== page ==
Below is my June 18 column from The Alliance Review.
As my wife and I were walking Sunday morning, we passed a young mother pulling her son in a wagon. Suddenly, he jumped out and raced through what was evidently his yard. “I’ll see you ’round back,” he shouted over his shoulder. Then he was gone.
It is as apt a metaphor for raising kids as I can think of. One moment you’re pulling the wagon, keeping one eye peeled for what’s ahead and the other on the precious cargo behind; the next, you’re staring down at the handle and the remnants of the dependence, wondering what happened, stunned at how quickly the change occurred.
The night before, my wife and I and a few family members and friends had been sitting around a picnic table in the dying light of a beautiful summer’s day, watching as our daughter opened high school graduation cards and gifts. I realized that a major part of our lives as parents was coming to an end. We’d navigated the stormy seas of adolescence: the first love and heartbreak, the academic and athletic successes and failures, the mood swings that took us up and down like yo-yos. We’d survived the driver’s license and the dances, the sprained ankles and pulled ligaments, the auditions and ruminations and recriminations (whoever decided it was important for kids to know at age 18 how they will spend the rest of their lives was crazy) that go along with shepherding another life until he or she can start making intelligent decisions without you.
All those times when she and her friends would turn the front porch into a tent city with help from blankets and bed sheets, or we would hand out Popsicles or hot chocolate at the breakfast bar, or play backyard badminton until the grass was wet with dew and it was too dark to see the birdie — those times were gone, proof as always that the days and weeks go slow, but the months and years go fast.
And it occurred to me then that somewhere in the last year, our role had shifted from “sage on the stage” to “guide on the side,” that while she might still come to us for advice and financial help, our days of pointing her in one direction and saying march — and with a headstrong young lady, I could count those days on one hand and have a few fingers left over, anyway — were up.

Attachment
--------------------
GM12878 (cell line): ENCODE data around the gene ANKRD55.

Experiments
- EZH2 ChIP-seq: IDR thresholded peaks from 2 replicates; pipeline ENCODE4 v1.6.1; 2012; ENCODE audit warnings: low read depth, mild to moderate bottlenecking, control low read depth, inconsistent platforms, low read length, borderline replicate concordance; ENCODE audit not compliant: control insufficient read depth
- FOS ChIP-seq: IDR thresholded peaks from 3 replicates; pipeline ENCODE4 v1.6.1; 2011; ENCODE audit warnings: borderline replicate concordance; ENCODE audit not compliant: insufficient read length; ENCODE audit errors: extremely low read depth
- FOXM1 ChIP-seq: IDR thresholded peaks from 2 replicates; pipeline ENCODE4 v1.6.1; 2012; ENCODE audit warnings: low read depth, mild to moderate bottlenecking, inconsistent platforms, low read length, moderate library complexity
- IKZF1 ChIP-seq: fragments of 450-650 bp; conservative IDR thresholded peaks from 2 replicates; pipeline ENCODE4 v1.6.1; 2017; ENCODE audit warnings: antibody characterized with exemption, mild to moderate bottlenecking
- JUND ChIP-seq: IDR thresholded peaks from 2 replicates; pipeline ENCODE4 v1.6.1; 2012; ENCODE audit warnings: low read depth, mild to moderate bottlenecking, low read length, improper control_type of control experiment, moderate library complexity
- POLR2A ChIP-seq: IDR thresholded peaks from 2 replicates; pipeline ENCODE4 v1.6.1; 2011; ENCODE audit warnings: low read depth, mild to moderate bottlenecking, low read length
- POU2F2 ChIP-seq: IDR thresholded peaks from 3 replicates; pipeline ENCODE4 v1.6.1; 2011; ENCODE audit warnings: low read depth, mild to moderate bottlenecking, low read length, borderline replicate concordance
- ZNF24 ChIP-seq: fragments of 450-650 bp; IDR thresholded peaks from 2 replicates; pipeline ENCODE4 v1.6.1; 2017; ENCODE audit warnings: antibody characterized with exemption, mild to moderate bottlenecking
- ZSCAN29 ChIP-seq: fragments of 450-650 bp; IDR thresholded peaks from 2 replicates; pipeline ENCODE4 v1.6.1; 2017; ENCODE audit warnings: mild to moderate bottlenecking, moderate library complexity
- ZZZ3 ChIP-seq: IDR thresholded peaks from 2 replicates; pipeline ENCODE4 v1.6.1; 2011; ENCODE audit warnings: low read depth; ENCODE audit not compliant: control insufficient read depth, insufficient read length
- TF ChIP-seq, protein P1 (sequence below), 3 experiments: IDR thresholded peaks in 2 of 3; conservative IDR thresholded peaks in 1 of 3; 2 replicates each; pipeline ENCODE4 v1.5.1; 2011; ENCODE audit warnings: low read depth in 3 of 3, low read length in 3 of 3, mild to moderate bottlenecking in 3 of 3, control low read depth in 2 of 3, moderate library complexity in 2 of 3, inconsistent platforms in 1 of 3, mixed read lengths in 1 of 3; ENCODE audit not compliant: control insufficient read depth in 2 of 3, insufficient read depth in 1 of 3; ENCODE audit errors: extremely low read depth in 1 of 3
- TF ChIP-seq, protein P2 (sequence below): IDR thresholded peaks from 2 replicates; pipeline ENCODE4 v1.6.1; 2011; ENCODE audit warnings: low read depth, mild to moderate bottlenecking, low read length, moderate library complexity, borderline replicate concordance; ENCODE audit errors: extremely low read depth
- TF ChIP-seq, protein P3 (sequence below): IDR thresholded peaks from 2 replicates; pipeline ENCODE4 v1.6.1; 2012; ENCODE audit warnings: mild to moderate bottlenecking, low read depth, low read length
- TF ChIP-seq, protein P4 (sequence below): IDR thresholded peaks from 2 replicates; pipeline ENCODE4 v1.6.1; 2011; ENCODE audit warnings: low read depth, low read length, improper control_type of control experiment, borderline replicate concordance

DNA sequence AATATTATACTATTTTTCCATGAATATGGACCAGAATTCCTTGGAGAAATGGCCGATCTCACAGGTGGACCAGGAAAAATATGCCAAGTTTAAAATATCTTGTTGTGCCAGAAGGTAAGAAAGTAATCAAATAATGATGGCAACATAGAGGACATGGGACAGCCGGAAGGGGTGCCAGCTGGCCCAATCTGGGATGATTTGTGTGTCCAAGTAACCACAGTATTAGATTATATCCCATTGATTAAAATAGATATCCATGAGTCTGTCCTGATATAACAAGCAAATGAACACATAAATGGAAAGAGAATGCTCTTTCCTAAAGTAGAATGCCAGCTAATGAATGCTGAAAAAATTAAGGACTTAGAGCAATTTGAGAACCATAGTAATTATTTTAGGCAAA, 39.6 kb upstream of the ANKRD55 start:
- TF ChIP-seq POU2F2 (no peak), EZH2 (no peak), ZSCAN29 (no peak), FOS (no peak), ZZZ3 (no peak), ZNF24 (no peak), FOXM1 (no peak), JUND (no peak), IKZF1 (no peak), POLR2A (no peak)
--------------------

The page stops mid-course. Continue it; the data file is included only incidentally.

I wouldn’t have it any other way. I know parents who want to wind back the clock and keep their children forever young, dependent and innocent. If I were like Peabody and his boy Sherman and had access to a Wayback Machine, I’d want to relive an hour or two every now and again, but I wouldn’t want to stay there.
For one thing, there are too many cool things coming up to spend too much time looking back. I don’t know what shape those things will take, whether they will be the traditional college graduation, wedding and grandchildren, or if they’ll be more off the beaten track. Likely, there will be a few heartbreaks and unexpected detours (expected detours hardly qualify, do they?), because we forget that the Chinese expression “May you live in interesting times” is really a curse. Nobody has a guarantee on anything other than this moment, right now, today, anyway, but I’m cautiously optimistic, because it doesn’t pay to be anything else.
“You know,” my mom said to me that Saturday night, “it wasn’t all that long ago that I was planning your graduation party, and now here I am again.”
Parenthood is like that, I guess. I talk to some people who are a little farther along the road and they tell me to wait until my daughter turns 21, or 30, or 50. And I know I won’t have long to wait, because I just blinked and went from 18 to 41, myself.
So my heart was full last Sunday when I saw the little guy jump from the wagon and make his break. I wondered if it would be the last time his mother would ever pull him in a wagon, and maybe she didn’t even realize it.
If I were the advice-giving kind, I would tell her to hop into the wagon herself and hold on tight. It’s the bumpiest, most wonderful ride in the world, and she’ll need all four wheels just to keep up.